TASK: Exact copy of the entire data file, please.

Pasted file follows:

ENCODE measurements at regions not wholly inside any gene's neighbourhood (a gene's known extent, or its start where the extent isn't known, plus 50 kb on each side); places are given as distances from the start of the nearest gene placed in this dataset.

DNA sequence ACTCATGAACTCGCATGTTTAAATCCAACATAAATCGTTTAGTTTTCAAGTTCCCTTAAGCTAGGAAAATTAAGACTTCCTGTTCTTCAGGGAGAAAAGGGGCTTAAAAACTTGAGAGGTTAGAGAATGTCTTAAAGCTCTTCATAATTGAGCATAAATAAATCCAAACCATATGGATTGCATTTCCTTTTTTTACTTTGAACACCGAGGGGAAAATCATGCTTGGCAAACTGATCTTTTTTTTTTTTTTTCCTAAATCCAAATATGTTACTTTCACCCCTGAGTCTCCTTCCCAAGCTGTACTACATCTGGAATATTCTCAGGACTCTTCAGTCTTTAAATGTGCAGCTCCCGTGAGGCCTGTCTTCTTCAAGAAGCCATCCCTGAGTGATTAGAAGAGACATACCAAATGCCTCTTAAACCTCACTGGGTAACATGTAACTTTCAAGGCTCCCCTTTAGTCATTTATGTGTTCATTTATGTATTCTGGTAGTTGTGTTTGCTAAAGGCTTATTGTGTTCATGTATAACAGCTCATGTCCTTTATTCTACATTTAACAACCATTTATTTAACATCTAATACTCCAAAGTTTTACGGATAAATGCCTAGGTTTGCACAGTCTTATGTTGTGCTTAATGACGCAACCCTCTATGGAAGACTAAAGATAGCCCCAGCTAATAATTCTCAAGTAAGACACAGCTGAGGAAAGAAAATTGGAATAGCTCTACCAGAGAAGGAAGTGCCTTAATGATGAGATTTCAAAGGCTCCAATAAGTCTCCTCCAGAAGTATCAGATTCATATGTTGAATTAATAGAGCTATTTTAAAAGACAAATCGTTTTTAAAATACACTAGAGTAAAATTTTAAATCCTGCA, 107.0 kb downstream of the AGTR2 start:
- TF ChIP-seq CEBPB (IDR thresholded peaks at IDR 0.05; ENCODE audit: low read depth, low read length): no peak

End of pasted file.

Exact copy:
ENCODE measurements at regions not wholly inside any gene's neighbourhood (a gene's known extent, or its start where the extent isn't known, plus 50 kb on each side); places are given as distances from the start of the nearest gene placed in this dataset.

DNA sequence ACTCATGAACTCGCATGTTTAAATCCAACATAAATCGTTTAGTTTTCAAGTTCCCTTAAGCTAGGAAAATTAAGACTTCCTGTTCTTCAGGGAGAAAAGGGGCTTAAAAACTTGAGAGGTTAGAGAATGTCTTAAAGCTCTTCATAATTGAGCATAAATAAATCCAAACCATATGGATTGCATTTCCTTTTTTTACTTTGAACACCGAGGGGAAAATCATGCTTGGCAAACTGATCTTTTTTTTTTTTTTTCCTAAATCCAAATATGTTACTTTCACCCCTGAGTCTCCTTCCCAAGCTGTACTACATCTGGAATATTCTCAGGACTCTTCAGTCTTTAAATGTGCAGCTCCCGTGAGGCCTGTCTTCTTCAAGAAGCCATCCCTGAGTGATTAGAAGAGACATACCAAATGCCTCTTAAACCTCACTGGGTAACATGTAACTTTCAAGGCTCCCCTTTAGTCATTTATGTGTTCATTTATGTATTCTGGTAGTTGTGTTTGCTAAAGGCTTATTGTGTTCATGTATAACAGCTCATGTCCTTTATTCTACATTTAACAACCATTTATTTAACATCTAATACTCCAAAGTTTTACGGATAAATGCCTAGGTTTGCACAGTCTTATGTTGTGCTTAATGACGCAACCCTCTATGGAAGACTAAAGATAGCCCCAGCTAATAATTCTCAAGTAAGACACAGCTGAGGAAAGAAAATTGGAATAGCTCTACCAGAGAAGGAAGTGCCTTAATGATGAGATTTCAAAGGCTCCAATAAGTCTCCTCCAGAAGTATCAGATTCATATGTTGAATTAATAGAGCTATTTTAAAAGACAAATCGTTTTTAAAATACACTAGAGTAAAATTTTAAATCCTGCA, 107.0 kb downstream of the AGTR2 start:
- TF ChIP-seq CEBPB (IDR thresholded peaks at IDR 0.05; ENCODE audit: low read depth, low read length): no peak